Recent studies suggest that the number of cases of drug poisoning in Sussex is on the rise. Reports state that the number of hospital admissions for drug poisoning has nearly doubled in the past five years.

According to The Argus 519 young people under the age of 19 were admitted to hospitals in Sussex – an increase of 28% from the 2002-03 figures. Two Brighton and Hove University hospitals treated 141 people aged up to 18 in 2007, including 17 children aged 10 or under. In addition to this two East Sussex hospitals treated 182 people, including 33 under 10 year-olds. Norman Lamb, Liberal Democrat Spokesperson, said “these are horrifying statistics. The toll of damage from drugs is immense and the cost to the NHS is enormous.” Although the statistics released by the government were said to paint a ‘horrifying picture’ Health Officials stressed that many of the poisonings were due to allergic reactions or accidental overdoses of common medicine and antibiotics, and that it is impossible to tell how many cases are due to illegal substance abuse.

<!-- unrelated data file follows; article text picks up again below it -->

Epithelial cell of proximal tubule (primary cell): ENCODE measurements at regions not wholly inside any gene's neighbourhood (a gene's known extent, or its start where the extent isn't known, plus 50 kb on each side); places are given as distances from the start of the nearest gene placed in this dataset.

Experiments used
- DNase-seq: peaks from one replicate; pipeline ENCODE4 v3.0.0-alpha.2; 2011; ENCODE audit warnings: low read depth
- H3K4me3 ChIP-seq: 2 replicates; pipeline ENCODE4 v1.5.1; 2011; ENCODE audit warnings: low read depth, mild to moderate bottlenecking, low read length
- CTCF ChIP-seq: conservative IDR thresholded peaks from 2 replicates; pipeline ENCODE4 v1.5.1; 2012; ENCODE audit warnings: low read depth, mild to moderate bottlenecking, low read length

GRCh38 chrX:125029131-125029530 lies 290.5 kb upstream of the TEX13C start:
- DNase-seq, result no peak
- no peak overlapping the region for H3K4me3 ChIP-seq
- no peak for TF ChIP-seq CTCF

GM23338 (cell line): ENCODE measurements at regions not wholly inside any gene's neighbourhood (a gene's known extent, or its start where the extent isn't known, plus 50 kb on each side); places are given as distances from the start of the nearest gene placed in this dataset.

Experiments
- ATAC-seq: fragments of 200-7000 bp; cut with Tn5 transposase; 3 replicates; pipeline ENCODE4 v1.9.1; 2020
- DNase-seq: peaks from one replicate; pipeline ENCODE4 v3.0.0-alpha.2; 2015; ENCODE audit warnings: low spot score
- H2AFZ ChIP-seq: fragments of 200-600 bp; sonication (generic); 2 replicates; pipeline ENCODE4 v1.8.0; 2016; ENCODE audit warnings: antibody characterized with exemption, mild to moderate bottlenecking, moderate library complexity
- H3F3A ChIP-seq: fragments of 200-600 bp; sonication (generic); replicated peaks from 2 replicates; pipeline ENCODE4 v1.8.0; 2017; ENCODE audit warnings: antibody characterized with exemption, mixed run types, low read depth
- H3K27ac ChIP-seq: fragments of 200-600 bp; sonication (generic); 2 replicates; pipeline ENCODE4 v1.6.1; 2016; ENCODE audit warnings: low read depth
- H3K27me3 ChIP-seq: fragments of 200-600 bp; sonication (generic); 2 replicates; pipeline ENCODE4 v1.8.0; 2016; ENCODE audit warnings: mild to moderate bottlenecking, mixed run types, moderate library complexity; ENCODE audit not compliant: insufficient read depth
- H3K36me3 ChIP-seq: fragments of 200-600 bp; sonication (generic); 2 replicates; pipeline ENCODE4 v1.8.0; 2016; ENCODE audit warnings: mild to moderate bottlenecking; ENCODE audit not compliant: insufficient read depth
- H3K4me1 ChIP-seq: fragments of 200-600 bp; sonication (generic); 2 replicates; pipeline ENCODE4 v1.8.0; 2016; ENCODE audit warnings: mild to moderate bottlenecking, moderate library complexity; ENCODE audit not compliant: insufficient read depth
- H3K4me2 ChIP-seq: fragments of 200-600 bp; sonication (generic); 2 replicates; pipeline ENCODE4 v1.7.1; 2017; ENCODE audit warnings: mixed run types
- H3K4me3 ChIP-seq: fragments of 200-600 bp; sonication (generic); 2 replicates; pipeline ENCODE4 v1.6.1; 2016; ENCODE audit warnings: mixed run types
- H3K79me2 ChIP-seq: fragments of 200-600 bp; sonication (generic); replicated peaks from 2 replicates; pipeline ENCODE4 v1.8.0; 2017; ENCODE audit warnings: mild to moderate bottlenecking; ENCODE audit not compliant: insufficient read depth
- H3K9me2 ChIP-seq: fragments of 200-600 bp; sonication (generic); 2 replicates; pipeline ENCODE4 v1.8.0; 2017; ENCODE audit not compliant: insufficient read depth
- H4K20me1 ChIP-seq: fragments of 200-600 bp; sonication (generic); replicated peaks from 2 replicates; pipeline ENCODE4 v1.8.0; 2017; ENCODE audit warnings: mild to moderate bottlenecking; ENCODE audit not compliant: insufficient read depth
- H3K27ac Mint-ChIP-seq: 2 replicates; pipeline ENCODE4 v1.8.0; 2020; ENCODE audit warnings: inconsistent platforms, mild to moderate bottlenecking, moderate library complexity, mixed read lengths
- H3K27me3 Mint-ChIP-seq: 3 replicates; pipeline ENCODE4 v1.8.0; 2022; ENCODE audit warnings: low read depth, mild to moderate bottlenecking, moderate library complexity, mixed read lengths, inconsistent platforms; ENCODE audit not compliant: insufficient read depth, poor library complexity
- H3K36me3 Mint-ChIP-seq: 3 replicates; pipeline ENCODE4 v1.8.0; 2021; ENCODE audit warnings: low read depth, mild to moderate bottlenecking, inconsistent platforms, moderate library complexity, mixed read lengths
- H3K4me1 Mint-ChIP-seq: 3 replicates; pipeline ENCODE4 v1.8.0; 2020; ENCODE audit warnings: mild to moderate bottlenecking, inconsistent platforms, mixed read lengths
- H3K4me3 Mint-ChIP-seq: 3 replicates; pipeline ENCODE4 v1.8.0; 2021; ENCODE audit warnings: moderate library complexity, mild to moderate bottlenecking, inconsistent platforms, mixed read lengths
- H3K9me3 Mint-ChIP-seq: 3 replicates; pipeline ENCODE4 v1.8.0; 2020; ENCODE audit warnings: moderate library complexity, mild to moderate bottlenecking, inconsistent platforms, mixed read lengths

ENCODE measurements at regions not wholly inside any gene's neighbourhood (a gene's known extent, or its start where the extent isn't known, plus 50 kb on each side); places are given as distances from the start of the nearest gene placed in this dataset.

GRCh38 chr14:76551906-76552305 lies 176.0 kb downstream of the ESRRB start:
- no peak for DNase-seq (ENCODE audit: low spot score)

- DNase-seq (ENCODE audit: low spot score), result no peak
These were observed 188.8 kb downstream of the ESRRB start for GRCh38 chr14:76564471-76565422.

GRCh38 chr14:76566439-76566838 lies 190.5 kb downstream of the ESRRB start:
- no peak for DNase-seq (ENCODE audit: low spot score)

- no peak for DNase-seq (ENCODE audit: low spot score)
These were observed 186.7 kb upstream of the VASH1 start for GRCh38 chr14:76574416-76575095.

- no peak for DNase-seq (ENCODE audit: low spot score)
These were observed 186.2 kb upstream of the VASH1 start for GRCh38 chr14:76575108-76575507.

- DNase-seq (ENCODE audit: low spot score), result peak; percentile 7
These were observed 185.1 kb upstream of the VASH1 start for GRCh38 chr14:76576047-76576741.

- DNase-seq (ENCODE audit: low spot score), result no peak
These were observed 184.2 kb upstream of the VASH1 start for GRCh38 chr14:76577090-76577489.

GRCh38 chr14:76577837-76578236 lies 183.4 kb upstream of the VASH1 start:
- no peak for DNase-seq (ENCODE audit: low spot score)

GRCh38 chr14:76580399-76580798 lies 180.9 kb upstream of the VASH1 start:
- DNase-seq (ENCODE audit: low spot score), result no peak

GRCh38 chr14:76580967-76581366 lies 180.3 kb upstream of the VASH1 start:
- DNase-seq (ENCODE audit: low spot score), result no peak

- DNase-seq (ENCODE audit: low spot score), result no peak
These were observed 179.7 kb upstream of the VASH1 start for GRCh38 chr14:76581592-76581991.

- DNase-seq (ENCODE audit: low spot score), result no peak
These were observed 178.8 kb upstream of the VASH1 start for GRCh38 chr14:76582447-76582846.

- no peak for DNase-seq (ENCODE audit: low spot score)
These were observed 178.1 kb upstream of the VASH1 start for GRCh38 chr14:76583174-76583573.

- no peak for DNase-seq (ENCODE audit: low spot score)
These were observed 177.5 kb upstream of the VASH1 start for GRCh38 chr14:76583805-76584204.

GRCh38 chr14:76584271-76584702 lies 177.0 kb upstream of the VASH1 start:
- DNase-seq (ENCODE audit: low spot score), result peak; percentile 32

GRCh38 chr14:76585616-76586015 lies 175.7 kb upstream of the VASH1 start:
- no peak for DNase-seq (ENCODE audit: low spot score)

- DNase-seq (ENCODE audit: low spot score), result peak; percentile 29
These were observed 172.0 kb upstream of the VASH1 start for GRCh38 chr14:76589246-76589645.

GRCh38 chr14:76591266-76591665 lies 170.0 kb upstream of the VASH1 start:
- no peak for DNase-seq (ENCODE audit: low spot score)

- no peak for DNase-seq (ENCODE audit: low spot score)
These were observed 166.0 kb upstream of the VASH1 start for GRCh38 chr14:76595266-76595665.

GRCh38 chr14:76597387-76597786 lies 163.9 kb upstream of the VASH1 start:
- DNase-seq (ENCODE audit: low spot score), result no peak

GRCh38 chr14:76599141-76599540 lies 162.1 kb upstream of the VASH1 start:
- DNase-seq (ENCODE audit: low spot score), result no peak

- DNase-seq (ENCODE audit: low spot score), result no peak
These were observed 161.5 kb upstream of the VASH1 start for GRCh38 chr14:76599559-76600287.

A Department of Health spokesperson said “The last thing vulnerable children need is a Prime Minister who disregards scientific advice just to appear tough. It is wrong to suggest that 60,000 young people have taken drug overdoses on the basis of these figures which include adverse reactions to prescribed medicines accidentally in homes as well as overdoses, both intentional and accidental.”

In order to calm the public’s concern, the government stated that they are working on “reducing the harm that drug misuse can cause [and] are committed to doing all we can to further reduce the number of deaths associated with drug use.”

Ironically, there is evidence that illegal drugs may not in fact be as harmful as many believe. A study in March 2007 conducted by Professor Nutt of the ACMD (Advisory Council on the Misuse of Drugs), suggested that ecstasy is a physically and socially less harmful drug than tobacco and alcohol. Nutt was not advocating the use of drugs, however, as he said “Let’s treat people as adults, tell them the truth and hopefully work with them to minimize its use”.

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